When we planned the trip to Tioman, I was not thinking about much more than escaping the winter, escaping big cities, doing something exotic, and BEACH. I forgot that being exotic comes with confronting things that might be brand new, uncomfortable or both.
Arriving in Terminal 2 of Singapore´s airport was like walking into a movie set. It is the terminal that services Southeast Asia, I believe. We were nearly the only “white” people there. I saw so many headscarves that I was unconsciously touching my hair and feeling slightly naked. Hubby admitted that it felt odd to be the minority.
We hadn´t eaten breakfast and the gate wasn’t open so we wandered around trying to find something to eat. We found an Indian food shop and didn´t know what anything was on the menu, so I just looked around at what other people ordered, looked at the pictures on the menu, and guessed. We ordered puri, or fried bread with a couple of savory salsas, which I have eaten before, but I had forgotten what it was called. Hubby went to exchange money and I sat watching our bags and breastfeeding Kiddo. A male employee of the shopped was staring. I tried to smile but I felt uncomfortable.
Next, we checked in for our flight and looked around at the other people flying to Tioman. There were a lot more locals than I had assumed. We ate another snack in the food court, stressed as Kiddo wouldn´t eat anything, and made our way to the gate. We made the acquaintance of some New Zealanders with a 9 month old baby girl and spent the half hour delay talking to them.
Then we got on the plane. Folks, I think if I were to imagine a personal hell, it might have been eternity sitting there waiting for the plane to take off. It was so hot. And so humid. My body was rebelling. I felt physically sick. Kiddo´s face was erupting in sweat beads and my clothes were totally damp. Possibly the worst part was the smell of everyone else´s perspiration erupting out of all their pores. I didn´t realize I couldn’t buy water and get it packaged to take on the flight, so I had no water, and was super thirsty. It ended up getting better when we got up to cruising altitude and the AC was a bit stronger. Also, we got a little snack pack of a sweet bun with red bean paste and a small water. Kiddo had fallen asleep so I drank her water too, and then I felt human again.
It turns out the heat of the plane is a right of passage when flying to Tioman. Those little planes just can´t combat the jungle heat. But they can fly 46 people safely in 40 minutes what would have otherwise taken a whole day over land and water.
The little plane also executed the most deft Top Gun landing I think I will experience in my life. Because of the topography of Tioman (think: Jurassic Park), the only flat part is on the coast. The pilot must angle in straight for the trees and mountains of the internal jungle, and then turn so that the plane is at what felt like a 45 degree angle while it careens into the short landing strip. It was incredible.
We arrived and I felt even more like I was on the set of Jurassic Park. There was just our little propeller plane sitting in front of a backdrop of rainforest jungle. The baggage cart comes directly from the plane to the steps were the passengers are waiting, and everyone just clambers up and picks up their bags. Then each person pays 5 ringit to the government for protection of the island.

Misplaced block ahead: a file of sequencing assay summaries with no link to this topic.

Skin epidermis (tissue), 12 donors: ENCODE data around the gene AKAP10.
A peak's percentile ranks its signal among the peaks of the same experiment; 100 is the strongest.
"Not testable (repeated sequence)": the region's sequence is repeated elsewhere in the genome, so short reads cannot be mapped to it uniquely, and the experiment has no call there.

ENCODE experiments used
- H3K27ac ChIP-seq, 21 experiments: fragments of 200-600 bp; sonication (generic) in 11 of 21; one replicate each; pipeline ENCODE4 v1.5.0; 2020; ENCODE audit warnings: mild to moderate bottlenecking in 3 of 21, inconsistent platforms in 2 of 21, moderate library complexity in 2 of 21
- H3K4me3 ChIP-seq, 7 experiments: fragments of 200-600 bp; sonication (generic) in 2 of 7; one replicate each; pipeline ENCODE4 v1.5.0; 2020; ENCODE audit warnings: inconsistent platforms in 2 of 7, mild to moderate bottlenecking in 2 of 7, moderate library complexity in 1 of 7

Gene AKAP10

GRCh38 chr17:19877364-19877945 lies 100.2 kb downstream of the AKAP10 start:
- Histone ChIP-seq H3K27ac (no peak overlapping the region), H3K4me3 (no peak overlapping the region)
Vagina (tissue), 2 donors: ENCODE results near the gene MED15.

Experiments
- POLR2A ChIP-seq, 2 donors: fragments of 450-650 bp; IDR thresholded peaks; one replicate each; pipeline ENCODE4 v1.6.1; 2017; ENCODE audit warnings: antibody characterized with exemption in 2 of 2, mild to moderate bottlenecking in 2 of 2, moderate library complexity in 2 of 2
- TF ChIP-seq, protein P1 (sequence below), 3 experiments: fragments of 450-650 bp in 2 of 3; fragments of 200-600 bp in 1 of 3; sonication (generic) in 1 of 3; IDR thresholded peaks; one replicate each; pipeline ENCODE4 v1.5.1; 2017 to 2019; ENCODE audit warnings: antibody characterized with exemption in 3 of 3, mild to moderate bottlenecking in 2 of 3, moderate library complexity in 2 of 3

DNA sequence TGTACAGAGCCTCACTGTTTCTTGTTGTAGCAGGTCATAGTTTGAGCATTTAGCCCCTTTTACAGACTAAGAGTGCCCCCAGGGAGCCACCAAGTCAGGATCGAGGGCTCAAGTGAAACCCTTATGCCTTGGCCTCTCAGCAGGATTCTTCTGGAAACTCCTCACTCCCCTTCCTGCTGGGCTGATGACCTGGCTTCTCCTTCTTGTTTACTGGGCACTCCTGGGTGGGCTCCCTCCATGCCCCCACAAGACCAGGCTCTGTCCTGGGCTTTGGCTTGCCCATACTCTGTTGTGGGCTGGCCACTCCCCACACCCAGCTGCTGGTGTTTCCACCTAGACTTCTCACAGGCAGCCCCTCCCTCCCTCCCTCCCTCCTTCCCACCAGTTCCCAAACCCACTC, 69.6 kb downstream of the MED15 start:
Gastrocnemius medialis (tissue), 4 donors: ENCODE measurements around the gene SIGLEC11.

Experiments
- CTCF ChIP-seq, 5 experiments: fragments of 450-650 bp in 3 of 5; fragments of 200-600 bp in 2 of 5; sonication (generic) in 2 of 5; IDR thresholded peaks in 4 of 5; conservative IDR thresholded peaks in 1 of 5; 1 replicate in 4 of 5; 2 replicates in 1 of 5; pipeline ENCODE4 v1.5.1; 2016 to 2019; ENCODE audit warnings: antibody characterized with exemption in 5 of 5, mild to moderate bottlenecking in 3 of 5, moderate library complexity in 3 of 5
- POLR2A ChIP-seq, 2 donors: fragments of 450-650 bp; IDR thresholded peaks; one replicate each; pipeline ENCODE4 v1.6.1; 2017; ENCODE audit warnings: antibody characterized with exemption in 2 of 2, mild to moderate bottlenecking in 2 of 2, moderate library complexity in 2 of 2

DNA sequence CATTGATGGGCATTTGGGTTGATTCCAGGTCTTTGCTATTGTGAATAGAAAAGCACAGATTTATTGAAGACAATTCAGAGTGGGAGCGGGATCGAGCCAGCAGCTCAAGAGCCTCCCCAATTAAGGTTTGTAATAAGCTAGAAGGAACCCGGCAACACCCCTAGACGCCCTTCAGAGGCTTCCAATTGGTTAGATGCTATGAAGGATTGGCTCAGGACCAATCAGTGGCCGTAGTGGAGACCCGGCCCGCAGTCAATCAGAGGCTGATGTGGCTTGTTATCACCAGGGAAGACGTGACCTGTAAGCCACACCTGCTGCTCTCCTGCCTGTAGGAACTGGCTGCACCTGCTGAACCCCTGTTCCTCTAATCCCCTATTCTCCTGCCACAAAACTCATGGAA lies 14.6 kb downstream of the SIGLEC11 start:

A woman from our resort was waiting for us and took us to the boat. I ran to get a bottle of water for us, since I was still thirsty and I was sure Kiddo needed to drink. It turns out I held up our boat, whoops, but I got to see some locals for 2 minutes, which was fun. Everyone there has scooters, all the women I saw had head scarves, and there was not a feeling of western life anywhere but in the English writing on the signs (there are lots of tourists there after all) and the coca cola, but that is everywhere, isn’t it.
The boat ride to the southern part of Tioman from the northwestern part where the airport is took about a half hour, I think. It was lovely. It was truly gorgeous, not to mention cool from the speed of the boat. Kiddo told me that we were “driving really fast!” and that “it is fun!”
When we arrived at the Bagus Place pier, we were offered a complimentary drink and just sat around, looking at how beautiful the beach and ocean were until Kiddo wanted to get in the water. We checked out our room, changed into our suits, and got into the fabulously warm, 28C water. It was amazing.
Otherwise, our first day was about being on the beach, seeing reef sharks (one HUGE one that scared the crap out of me), seeing crabs, building sand castles, finding pretty bits of coral and shells, swimming off the pier, drinking McLaren Vale white wine that we had brought, and eating our first dinner on the island.
After dinner, we watched them feed the fish and the shark at the end of the pier. They throw all the food scraps to them. It was pretty special. Then we conked out under our mosquito nets. I woke up at 12:45am when someone was walking around, surely going to their hut, but it sounded like they were going to walk right up to ours. It was very humid and hard to stay asleep, but I remember feeling like once a breeze started it was a pretty nice way to sleep: no covers, just a t-shirt, and still feeling a bit warm. I know Hubby had a hard night as he prefers blasting chill while he sleeps. I wonder how that will affect our holiday here!